GOTP special: The only way is Essex!


ESSEX and football go together like fish and chips. Although bordering on London, and therefore a county that feeds a lot of the capital’s clubs with supporters, Essex also has its footballing identity: Southend United and Colchester United may be the most identifiable of clubs, but there’s a few grey areas as well.

Here’s just some of the articles we’ve produced on Essex football:

January 31, 2016: Tilbury – still exotic
It sounds unlikely, but I always felt there was something vaguely exotic about Tilbury. As a child, Tilbury meant sea-faring vessels arriving from far-flung places or going off around the world. A rare treat was sitting in a car, close to Tilbury Fort and watching the ships creep along the Thames Estuary. Tilbury promised travel and adventure.There was history,too. In 1588 Queen Elizabeth addressed her troops at Tilbury – “My beloved people” – as England came under threat from Spain. And in the 1950s, Tilbury gave thousands of West Indian migrants their first glimpse of their new home as they walked down the gangplank of the Windrush

November 18, 2015: When Aveley ruled the world
We all identify the Reliant Robin with the BBC TV series Only Fools & Horses, but back in 1969, a blue three-wheeled car acted as an improvised team coach for Benyon County Primary School.

October 23, 2015: The decline of hinterland football
It should come as no surprise that Thurrock is tailor-made for football. It’s on the fringes of Greater London – despite some people tagging Thurrock as the “east end”, Greater London ends at Havering. That’s not to say that Thurrock isn’t full of folk that have come out of “the old East End” or at least had grandparents from places like Bromley-by-Bow, Poplar, the old docklands and Stepney. South Ockendon, for example, had a huge estate built in 1969 that housed the London refugees, and it was popularly called “the GLC estate”.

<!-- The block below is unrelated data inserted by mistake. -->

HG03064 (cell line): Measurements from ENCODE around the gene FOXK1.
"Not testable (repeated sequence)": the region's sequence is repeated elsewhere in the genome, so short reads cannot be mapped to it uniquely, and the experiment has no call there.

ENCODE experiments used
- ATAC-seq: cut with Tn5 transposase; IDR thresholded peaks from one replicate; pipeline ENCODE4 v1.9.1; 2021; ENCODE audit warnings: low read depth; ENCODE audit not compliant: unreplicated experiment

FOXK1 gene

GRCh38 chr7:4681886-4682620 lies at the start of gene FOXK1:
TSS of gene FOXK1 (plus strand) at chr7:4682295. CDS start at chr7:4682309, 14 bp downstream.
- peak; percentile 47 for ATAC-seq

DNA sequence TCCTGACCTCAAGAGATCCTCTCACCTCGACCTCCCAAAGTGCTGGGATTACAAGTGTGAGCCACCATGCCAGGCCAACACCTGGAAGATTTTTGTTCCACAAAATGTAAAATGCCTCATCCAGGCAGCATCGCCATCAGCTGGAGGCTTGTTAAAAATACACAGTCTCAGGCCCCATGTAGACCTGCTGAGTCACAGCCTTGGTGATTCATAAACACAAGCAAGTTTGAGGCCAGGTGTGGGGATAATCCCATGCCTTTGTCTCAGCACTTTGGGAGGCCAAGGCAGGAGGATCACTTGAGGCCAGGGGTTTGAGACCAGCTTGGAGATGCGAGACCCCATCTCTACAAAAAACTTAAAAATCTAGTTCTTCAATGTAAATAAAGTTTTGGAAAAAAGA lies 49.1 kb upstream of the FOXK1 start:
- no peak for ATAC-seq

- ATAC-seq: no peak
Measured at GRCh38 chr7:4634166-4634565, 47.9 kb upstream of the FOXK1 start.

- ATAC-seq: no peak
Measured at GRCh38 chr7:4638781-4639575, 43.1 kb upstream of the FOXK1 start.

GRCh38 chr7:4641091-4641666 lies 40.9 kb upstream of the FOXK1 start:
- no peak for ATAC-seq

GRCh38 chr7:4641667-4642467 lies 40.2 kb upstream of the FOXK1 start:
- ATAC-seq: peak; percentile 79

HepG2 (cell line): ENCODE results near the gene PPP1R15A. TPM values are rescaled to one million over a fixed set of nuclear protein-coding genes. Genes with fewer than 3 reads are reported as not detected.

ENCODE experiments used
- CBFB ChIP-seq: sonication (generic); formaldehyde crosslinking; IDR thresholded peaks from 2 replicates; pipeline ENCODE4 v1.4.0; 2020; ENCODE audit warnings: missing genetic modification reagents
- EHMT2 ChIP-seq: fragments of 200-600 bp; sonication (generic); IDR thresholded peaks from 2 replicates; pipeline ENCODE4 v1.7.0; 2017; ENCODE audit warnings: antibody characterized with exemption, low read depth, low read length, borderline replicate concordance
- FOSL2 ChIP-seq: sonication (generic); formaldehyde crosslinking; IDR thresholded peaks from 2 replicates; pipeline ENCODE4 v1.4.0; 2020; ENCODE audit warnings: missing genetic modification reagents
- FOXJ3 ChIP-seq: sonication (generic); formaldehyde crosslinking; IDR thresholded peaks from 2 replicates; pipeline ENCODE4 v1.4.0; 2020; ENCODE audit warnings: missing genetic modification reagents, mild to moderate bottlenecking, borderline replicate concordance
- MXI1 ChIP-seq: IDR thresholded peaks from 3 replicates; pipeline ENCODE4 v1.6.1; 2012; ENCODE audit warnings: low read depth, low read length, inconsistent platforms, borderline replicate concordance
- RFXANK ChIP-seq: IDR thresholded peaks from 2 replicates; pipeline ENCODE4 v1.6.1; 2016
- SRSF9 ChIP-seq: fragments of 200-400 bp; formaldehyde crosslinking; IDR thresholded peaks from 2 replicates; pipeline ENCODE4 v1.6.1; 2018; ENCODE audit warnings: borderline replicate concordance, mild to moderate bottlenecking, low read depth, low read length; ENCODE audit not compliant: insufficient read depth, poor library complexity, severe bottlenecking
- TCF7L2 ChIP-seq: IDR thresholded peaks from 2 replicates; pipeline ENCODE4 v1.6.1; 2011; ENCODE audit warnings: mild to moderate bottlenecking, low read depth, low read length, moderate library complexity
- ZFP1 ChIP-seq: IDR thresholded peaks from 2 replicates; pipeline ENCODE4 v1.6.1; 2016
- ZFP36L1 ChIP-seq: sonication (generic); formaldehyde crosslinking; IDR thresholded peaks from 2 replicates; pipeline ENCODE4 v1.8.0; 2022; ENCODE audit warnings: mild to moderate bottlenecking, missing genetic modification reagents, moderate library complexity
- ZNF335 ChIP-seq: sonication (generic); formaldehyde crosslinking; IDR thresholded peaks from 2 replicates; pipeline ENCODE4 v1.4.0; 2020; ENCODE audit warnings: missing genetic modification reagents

November 29, 2014: The Canvey hotbed
In the early 21st century, some of the best football ever seen in the Isthmian Premier Division came from the much-derided island of Canvey. Essex man has never got full credit for his contribution to non-league football and in the 1980s, 1990s and early 2000s, the Thames Estuary made its mark on the game. As well as Canvey Island’s own efforts, Grays Athletic, Thurrock/Purfleet and East Thurrock United all came into view, but on Canvey, football fans – if only they realised it – had never had it so good.

August 10, 2014: Calling in on Colchester United
Colchester were mostly seen as an old Football League fourth division side and in 1990, they fell through the trapdoor into the Conference. They won their way back, however, in 1992, winning the non-league double of Conference and FA Trophy. In 2006, they achieved a remarkable promotion to the Championship, but by 2009, they were in League One, where they have stayed ever since. On the opening day of 2014-15, they hosted Oldham Athletic.